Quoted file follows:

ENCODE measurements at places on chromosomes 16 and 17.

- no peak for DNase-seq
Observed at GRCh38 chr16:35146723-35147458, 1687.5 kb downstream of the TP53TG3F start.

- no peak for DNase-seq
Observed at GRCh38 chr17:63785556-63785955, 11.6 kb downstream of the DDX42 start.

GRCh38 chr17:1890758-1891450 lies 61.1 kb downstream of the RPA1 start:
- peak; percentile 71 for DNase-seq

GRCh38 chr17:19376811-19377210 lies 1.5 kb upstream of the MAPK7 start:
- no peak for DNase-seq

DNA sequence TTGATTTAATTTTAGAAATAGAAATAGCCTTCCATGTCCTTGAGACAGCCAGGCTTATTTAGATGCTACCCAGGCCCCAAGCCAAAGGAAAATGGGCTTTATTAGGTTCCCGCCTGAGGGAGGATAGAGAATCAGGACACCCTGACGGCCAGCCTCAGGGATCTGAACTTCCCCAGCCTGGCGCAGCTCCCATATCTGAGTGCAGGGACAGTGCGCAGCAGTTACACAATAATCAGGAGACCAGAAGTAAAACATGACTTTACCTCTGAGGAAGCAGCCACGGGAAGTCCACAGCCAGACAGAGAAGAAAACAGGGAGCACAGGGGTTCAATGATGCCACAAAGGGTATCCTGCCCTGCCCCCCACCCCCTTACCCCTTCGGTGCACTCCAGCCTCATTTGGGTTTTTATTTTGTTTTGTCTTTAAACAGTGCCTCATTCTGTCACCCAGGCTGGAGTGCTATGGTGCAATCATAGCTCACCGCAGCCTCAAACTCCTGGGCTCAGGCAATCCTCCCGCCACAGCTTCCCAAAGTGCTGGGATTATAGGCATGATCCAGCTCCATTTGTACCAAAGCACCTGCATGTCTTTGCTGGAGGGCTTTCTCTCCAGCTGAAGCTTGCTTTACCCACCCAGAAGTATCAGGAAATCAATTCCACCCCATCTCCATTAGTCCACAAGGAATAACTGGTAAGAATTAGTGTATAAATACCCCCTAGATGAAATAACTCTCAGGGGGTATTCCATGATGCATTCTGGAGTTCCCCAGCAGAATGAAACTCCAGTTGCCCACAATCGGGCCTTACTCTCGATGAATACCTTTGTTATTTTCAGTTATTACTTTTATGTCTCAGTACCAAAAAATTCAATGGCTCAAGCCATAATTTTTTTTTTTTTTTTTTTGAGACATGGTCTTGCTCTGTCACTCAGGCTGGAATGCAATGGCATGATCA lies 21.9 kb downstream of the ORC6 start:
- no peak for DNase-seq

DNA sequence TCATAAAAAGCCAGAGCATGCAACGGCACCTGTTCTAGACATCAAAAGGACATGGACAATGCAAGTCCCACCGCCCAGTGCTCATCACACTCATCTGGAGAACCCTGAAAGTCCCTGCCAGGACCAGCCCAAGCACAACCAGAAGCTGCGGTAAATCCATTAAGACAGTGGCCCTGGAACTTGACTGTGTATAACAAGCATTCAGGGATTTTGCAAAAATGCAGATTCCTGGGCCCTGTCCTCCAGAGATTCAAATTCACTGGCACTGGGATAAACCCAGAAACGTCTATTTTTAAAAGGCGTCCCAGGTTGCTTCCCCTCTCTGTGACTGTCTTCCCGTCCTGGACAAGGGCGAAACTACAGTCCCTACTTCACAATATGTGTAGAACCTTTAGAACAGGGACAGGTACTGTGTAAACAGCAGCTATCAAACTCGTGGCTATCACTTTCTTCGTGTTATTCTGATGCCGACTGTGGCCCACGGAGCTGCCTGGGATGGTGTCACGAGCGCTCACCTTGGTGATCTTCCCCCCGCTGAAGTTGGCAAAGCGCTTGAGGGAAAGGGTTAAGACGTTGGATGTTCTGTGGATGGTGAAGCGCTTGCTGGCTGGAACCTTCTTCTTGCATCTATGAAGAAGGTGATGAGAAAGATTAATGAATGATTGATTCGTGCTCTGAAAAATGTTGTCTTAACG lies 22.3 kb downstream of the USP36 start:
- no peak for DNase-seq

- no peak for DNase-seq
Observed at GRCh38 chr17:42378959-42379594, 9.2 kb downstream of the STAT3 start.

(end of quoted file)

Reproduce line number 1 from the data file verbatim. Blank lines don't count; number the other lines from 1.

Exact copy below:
ENCODE measurements at places on chromosomes 16 and 17.